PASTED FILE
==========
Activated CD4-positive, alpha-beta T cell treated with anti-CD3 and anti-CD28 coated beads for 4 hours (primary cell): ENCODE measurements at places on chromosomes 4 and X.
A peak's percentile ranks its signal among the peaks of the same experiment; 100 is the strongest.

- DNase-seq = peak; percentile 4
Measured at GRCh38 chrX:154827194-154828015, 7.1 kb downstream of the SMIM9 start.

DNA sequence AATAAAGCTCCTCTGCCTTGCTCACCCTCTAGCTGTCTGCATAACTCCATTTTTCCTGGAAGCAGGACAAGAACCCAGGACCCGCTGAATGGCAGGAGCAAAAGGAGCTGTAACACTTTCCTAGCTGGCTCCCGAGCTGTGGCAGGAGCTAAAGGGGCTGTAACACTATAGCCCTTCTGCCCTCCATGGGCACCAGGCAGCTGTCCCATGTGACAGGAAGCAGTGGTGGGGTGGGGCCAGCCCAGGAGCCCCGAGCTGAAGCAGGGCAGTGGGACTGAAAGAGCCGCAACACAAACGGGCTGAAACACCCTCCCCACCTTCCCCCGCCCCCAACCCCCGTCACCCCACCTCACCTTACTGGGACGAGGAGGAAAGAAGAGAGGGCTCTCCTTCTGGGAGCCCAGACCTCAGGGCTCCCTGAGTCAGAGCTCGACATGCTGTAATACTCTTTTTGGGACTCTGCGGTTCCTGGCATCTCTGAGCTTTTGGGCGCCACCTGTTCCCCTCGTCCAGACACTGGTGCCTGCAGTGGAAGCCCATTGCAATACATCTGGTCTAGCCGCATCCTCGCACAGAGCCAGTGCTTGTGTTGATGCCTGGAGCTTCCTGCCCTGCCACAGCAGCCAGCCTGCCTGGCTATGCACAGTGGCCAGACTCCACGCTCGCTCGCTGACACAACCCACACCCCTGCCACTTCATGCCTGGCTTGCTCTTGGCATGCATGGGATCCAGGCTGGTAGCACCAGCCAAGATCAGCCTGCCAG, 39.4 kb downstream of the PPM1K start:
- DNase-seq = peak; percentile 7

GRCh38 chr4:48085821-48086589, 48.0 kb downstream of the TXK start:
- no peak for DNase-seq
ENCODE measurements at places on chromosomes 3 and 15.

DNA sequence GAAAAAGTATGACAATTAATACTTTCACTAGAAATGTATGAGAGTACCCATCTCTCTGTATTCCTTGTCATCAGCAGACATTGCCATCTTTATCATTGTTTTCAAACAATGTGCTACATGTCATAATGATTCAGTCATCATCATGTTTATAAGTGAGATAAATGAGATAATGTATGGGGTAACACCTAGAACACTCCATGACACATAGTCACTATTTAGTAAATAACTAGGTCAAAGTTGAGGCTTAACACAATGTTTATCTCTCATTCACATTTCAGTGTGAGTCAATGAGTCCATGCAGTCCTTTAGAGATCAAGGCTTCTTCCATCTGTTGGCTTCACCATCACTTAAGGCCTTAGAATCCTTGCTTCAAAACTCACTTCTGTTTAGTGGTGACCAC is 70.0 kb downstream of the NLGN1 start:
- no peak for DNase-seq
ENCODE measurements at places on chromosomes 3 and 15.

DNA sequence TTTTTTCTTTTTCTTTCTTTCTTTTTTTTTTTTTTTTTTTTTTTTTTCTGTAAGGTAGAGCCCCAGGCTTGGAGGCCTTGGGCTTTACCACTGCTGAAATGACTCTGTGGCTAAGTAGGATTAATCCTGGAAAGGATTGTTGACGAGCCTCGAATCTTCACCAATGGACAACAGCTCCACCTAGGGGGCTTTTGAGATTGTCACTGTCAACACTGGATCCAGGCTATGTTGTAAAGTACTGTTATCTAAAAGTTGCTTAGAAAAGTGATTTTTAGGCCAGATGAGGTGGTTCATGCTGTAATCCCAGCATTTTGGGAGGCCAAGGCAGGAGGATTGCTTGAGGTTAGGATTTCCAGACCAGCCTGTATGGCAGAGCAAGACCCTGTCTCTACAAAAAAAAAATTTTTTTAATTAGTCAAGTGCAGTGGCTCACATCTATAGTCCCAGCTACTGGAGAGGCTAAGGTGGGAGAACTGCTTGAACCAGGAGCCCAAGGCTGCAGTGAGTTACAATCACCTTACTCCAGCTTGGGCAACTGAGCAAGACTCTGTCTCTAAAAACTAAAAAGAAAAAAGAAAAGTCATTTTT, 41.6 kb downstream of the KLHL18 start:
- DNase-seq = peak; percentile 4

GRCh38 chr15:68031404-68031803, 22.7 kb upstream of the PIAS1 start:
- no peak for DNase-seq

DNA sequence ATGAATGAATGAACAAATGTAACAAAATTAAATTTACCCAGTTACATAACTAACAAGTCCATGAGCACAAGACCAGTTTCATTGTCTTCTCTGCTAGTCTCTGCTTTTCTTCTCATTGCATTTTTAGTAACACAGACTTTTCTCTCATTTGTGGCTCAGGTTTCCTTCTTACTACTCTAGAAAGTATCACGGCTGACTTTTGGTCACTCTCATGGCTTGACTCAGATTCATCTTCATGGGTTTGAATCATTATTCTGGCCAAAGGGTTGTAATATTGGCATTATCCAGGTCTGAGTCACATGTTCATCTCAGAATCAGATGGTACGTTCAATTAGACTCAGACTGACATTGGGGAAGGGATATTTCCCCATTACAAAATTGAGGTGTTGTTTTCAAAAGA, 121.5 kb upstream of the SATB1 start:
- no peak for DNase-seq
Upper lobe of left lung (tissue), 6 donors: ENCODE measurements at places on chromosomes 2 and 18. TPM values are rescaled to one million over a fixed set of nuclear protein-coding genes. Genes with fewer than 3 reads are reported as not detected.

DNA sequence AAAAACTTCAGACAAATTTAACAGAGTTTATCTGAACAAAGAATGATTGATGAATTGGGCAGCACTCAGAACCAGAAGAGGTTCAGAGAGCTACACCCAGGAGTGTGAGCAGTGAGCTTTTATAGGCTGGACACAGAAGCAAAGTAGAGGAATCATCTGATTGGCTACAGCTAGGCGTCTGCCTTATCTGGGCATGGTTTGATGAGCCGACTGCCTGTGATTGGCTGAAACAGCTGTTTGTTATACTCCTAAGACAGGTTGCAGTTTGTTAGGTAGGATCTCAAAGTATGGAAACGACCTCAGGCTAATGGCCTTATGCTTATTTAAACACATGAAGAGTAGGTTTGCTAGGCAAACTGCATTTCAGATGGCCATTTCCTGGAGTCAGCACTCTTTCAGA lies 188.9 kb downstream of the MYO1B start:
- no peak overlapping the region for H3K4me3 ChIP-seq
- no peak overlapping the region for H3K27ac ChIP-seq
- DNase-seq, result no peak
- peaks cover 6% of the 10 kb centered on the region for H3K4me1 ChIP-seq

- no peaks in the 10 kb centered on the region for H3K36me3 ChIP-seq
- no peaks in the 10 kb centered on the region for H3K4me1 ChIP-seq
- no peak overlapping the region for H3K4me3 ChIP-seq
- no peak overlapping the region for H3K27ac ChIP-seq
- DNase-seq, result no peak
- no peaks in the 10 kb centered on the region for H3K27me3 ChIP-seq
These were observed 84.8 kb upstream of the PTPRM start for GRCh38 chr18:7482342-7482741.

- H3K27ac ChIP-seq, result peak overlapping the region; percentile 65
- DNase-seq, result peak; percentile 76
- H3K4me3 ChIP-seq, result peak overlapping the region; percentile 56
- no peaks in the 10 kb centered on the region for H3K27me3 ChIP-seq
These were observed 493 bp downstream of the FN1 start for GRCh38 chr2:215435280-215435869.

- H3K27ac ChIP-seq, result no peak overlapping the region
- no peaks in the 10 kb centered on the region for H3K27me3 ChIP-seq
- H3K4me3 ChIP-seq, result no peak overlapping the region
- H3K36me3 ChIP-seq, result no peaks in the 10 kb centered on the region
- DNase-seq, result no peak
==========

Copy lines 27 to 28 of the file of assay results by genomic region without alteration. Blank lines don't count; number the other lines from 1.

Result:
- no peak overlapping the region for H3K4me3 ChIP-seq
- no peak overlapping the region for H3K27ac ChIP-seq